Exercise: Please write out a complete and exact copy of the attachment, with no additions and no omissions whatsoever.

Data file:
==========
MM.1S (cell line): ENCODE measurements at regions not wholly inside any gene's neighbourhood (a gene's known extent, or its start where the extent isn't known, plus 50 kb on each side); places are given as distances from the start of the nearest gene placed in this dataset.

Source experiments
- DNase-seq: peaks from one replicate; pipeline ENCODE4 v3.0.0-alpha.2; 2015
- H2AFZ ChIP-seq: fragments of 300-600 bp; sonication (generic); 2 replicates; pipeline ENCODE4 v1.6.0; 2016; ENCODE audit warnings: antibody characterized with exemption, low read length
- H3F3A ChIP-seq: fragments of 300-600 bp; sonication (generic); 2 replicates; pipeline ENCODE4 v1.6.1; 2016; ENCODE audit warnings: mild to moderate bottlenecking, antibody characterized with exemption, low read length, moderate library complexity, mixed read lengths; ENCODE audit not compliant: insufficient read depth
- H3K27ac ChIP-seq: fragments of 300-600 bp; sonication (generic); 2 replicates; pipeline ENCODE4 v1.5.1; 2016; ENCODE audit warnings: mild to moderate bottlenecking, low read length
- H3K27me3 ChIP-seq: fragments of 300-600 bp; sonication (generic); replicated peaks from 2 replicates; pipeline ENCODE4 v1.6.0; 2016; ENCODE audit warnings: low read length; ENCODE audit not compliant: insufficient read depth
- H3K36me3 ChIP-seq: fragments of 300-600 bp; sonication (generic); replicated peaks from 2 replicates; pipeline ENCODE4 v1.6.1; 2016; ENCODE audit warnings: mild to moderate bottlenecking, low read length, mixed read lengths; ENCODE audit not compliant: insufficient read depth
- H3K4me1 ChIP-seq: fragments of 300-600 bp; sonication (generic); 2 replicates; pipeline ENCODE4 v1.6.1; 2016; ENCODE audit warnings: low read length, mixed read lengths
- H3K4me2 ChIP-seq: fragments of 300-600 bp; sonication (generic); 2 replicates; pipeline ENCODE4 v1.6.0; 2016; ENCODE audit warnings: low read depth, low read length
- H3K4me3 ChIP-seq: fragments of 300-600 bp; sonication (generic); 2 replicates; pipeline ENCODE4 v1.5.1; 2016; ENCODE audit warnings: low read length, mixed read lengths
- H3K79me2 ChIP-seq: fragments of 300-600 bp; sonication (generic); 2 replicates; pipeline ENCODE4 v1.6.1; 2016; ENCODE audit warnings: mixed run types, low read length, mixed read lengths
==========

MM.1S (cell line): ENCODE measurements at regions not wholly inside any gene's neighbourhood (a gene's known extent, or its start where the extent isn't known, plus 50 kb on each side); places are given as distances from the start of the nearest gene placed in this dataset.

Source experiments
- DNase-seq: peaks from one replicate; pipeline ENCODE4 v3.0.0-alpha.2; 2015
- H2AFZ ChIP-seq: fragments of 300-600 bp; sonication (generic); 2 replicates; pipeline ENCODE4 v1.6.0; 2016; ENCODE audit warnings: antibody characterized with exemption, low read length
- H3F3A ChIP-seq: fragments of 300-600 bp; sonication (generic); 2 replicates; pipeline ENCODE4 v1.6.1; 2016; ENCODE audit warnings: mild to moderate bottlenecking, antibody characterized with exemption, low read length, moderate library complexity, mixed read lengths; ENCODE audit not compliant: insufficient read depth
- H3K27ac ChIP-seq: fragments of 300-600 bp; sonication (generic); 2 replicates; pipeline ENCODE4 v1.5.1; 2016; ENCODE audit warnings: mild to moderate bottlenecking, low read length
- H3K27me3 ChIP-seq: fragments of 300-600 bp; sonication (generic); replicated peaks from 2 replicates; pipeline ENCODE4 v1.6.0; 2016; ENCODE audit warnings: low read length; ENCODE audit not compliant: insufficient read depth
- H3K36me3 ChIP-seq: fragments of 300-600 bp; sonication (generic); replicated peaks from 2 replicates; pipeline ENCODE4 v1.6.1; 2016; ENCODE audit warnings: mild to moderate bottlenecking, low read length, mixed read lengths; ENCODE audit not compliant: insufficient read depth
- H3K4me1 ChIP-seq: fragments of 300-600 bp; sonication (generic); 2 replicates; pipeline ENCODE4 v1.6.1; 2016; ENCODE audit warnings: low read length, mixed read lengths
- H3K4me2 ChIP-seq: fragments of 300-600 bp; sonication (generic); 2 replicates; pipeline ENCODE4 v1.6.0; 2016; ENCODE audit warnings: low read depth, low read length
- H3K4me3 ChIP-seq: fragments of 300-600 bp; sonication (generic); 2 replicates; pipeline ENCODE4 v1.5.1; 2016; ENCODE audit warnings: low read length, mixed read lengths
- H3K79me2 ChIP-seq: fragments of 300-600 bp; sonication (generic); 2 replicates; pipeline ENCODE4 v1.6.1; 2016; ENCODE audit warnings: mixed run types, low read length, mixed read lengths